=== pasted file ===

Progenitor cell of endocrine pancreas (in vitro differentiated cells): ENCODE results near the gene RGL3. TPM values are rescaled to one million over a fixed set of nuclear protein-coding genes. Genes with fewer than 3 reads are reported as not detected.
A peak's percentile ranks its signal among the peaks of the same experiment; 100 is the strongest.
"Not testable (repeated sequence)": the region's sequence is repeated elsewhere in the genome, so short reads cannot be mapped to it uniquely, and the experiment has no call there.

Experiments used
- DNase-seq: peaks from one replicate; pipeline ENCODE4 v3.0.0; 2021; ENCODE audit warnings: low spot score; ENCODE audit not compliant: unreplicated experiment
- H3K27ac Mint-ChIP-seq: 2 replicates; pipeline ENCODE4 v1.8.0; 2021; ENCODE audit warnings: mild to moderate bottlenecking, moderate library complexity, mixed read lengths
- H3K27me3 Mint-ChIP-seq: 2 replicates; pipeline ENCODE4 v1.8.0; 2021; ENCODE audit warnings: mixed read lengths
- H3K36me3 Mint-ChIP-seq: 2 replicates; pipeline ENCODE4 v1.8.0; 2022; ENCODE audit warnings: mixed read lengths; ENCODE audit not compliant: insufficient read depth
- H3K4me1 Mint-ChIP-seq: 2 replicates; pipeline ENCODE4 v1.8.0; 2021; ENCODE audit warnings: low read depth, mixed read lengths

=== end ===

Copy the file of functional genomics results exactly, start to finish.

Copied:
Progenitor cell of endocrine pancreas (in vitro differentiated cells): ENCODE results near the gene RGL3. TPM values are rescaled to one million over a fixed set of nuclear protein-coding genes. Genes with fewer than 3 reads are reported as not detected.
A peak's percentile ranks its signal among the peaks of the same experiment; 100 is the strongest.
"Not testable (repeated sequence)": the region's sequence is repeated elsewhere in the genome, so short reads cannot be mapped to it uniquely, and the experiment has no call there.

Experiments used
- DNase-seq: peaks from one replicate; pipeline ENCODE4 v3.0.0; 2021; ENCODE audit warnings: low spot score; ENCODE audit not compliant: unreplicated experiment
- H3K27ac Mint-ChIP-seq: 2 replicates; pipeline ENCODE4 v1.8.0; 2021; ENCODE audit warnings: mild to moderate bottlenecking, moderate library complexity, mixed read lengths
- H3K27me3 Mint-ChIP-seq: 2 replicates; pipeline ENCODE4 v1.8.0; 2021; ENCODE audit warnings: mixed read lengths
- H3K36me3 Mint-ChIP-seq: 2 replicates; pipeline ENCODE4 v1.8.0; 2022; ENCODE audit warnings: mixed read lengths; ENCODE audit not compliant: insufficient read depth
- H3K4me1 Mint-ChIP-seq: 2 replicates; pipeline ENCODE4 v1.8.0; 2021; ENCODE audit warnings: low read depth, mixed read lengths